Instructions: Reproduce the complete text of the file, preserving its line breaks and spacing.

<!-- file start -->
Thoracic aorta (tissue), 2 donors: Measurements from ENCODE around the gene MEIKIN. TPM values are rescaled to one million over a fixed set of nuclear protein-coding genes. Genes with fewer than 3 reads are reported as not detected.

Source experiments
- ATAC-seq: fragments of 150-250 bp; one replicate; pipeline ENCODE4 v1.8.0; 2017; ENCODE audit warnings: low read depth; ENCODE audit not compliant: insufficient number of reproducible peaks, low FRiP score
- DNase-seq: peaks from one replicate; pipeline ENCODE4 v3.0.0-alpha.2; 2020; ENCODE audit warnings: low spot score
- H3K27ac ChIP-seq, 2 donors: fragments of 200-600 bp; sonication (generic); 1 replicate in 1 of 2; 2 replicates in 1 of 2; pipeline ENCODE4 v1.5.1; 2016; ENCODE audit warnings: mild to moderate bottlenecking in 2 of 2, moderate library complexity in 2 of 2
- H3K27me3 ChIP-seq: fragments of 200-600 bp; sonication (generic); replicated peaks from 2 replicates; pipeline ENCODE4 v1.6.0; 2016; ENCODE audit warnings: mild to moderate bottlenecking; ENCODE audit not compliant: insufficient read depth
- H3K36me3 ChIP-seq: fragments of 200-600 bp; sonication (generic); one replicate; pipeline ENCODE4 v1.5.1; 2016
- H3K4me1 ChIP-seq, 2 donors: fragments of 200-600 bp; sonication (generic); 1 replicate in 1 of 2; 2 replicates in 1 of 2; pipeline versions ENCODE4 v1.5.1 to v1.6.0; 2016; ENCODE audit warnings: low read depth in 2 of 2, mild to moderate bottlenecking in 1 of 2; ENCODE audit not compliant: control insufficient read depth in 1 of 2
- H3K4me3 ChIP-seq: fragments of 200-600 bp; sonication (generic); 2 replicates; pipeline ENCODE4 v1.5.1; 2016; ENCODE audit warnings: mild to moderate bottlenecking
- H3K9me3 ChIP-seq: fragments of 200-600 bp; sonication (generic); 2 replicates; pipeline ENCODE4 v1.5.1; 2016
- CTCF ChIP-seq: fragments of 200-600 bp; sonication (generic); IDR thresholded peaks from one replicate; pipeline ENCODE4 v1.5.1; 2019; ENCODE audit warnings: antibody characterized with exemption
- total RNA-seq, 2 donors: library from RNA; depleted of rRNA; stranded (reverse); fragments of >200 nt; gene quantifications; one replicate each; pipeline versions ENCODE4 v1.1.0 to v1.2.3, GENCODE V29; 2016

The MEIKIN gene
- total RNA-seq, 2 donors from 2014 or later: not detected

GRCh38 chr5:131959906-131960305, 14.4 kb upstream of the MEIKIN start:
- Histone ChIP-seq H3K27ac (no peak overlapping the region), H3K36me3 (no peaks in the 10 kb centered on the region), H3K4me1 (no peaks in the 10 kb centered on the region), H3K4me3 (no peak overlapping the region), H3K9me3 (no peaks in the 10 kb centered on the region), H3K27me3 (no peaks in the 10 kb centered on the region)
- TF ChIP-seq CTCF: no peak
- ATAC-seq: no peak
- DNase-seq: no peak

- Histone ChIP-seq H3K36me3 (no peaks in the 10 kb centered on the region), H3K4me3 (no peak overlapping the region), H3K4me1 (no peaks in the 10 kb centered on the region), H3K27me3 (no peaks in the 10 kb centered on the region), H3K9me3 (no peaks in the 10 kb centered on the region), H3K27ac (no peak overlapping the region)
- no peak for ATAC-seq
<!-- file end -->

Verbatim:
Thoracic aorta (tissue), 2 donors: Measurements from ENCODE around the gene MEIKIN. TPM values are rescaled to one million over a fixed set of nuclear protein-coding genes. Genes with fewer than 3 reads are reported as not detected.

Source experiments
- ATAC-seq: fragments of 150-250 bp; one replicate; pipeline ENCODE4 v1.8.0; 2017; ENCODE audit warnings: low read depth; ENCODE audit not compliant: insufficient number of reproducible peaks, low FRiP score
- DNase-seq: peaks from one replicate; pipeline ENCODE4 v3.0.0-alpha.2; 2020; ENCODE audit warnings: low spot score
- H3K27ac ChIP-seq, 2 donors: fragments of 200-600 bp; sonication (generic); 1 replicate in 1 of 2; 2 replicates in 1 of 2; pipeline ENCODE4 v1.5.1; 2016; ENCODE audit warnings: mild to moderate bottlenecking in 2 of 2, moderate library complexity in 2 of 2
- H3K27me3 ChIP-seq: fragments of 200-600 bp; sonication (generic); replicated peaks from 2 replicates; pipeline ENCODE4 v1.6.0; 2016; ENCODE audit warnings: mild to moderate bottlenecking; ENCODE audit not compliant: insufficient read depth
- H3K36me3 ChIP-seq: fragments of 200-600 bp; sonication (generic); one replicate; pipeline ENCODE4 v1.5.1; 2016
- H3K4me1 ChIP-seq, 2 donors: fragments of 200-600 bp; sonication (generic); 1 replicate in 1 of 2; 2 replicates in 1 of 2; pipeline versions ENCODE4 v1.5.1 to v1.6.0; 2016; ENCODE audit warnings: low read depth in 2 of 2, mild to moderate bottlenecking in 1 of 2; ENCODE audit not compliant: control insufficient read depth in 1 of 2
- H3K4me3 ChIP-seq: fragments of 200-600 bp; sonication (generic); 2 replicates; pipeline ENCODE4 v1.5.1; 2016; ENCODE audit warnings: mild to moderate bottlenecking
- H3K9me3 ChIP-seq: fragments of 200-600 bp; sonication (generic); 2 replicates; pipeline ENCODE4 v1.5.1; 2016
- CTCF ChIP-seq: fragments of 200-600 bp; sonication (generic); IDR thresholded peaks from one replicate; pipeline ENCODE4 v1.5.1; 2019; ENCODE audit warnings: antibody characterized with exemption
- total RNA-seq, 2 donors: library from RNA; depleted of rRNA; stranded (reverse); fragments of >200 nt; gene quantifications; one replicate each; pipeline versions ENCODE4 v1.1.0 to v1.2.3, GENCODE V29; 2016

The MEIKIN gene
- total RNA-seq, 2 donors from 2014 or later: not detected

GRCh38 chr5:131959906-131960305, 14.4 kb upstream of the MEIKIN start:
- Histone ChIP-seq H3K27ac (no peak overlapping the region), H3K36me3 (no peaks in the 10 kb centered on the region), H3K4me1 (no peaks in the 10 kb centered on the region), H3K4me3 (no peak overlapping the region), H3K9me3 (no peaks in the 10 kb centered on the region), H3K27me3 (no peaks in the 10 kb centered on the region)
- TF ChIP-seq CTCF: no peak
- ATAC-seq: no peak
- DNase-seq: no peak

- Histone ChIP-seq H3K36me3 (no peaks in the 10 kb centered on the region), H3K4me3 (no peak overlapping the region), H3K4me1 (no peaks in the 10 kb centered on the region), H3K27me3 (no peaks in the 10 kb centered on the region), H3K9me3 (no peaks in the 10 kb centered on the region), H3K27ac (no peak overlapping the region)
- no peak for ATAC-seq